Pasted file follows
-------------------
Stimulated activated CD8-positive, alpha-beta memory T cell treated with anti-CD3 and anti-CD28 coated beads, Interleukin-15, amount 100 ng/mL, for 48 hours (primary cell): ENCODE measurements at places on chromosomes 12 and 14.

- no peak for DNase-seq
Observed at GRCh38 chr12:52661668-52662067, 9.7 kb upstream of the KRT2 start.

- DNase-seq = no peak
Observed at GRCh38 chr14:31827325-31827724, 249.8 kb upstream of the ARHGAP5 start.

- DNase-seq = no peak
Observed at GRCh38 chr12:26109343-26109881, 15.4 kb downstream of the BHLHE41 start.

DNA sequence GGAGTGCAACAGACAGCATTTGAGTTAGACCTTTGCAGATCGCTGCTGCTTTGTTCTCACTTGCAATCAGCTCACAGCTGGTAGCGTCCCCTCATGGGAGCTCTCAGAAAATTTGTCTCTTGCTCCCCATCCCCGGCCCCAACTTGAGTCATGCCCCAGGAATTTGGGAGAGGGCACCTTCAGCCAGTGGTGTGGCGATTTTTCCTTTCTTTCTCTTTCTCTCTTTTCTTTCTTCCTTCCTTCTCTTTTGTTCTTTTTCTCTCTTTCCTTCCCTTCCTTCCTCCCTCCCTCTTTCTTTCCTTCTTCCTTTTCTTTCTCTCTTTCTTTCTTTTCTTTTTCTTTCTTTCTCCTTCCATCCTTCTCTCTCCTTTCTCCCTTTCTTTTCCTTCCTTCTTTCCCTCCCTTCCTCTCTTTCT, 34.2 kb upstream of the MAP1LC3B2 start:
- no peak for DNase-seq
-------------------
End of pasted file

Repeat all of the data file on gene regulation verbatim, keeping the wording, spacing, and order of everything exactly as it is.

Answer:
Stimulated activated CD8-positive, alpha-beta memory T cell treated with anti-CD3 and anti-CD28 coated beads, Interleukin-15, amount 100 ng/mL, for 48 hours (primary cell): ENCODE measurements at places on chromosomes 12 and 14.

- no peak for DNase-seq
Observed at GRCh38 chr12:52661668-52662067, 9.7 kb upstream of the KRT2 start.

- DNase-seq = no peak
Observed at GRCh38 chr14:31827325-31827724, 249.8 kb upstream of the ARHGAP5 start.

- DNase-seq = no peak
Observed at GRCh38 chr12:26109343-26109881, 15.4 kb downstream of the BHLHE41 start.

DNA sequence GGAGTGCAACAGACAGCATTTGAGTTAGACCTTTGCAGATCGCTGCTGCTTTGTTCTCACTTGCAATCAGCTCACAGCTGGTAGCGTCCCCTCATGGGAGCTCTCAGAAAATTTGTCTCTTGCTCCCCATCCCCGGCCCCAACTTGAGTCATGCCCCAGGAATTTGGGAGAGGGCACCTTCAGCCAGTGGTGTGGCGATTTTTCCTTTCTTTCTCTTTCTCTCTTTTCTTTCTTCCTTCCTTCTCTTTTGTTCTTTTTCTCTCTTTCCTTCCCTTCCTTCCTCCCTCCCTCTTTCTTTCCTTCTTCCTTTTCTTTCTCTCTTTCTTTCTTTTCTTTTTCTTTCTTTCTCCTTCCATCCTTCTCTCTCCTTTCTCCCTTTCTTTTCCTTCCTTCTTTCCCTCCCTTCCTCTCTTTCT, 34.2 kb upstream of the MAP1LC3B2 start:
- no peak for DNase-seq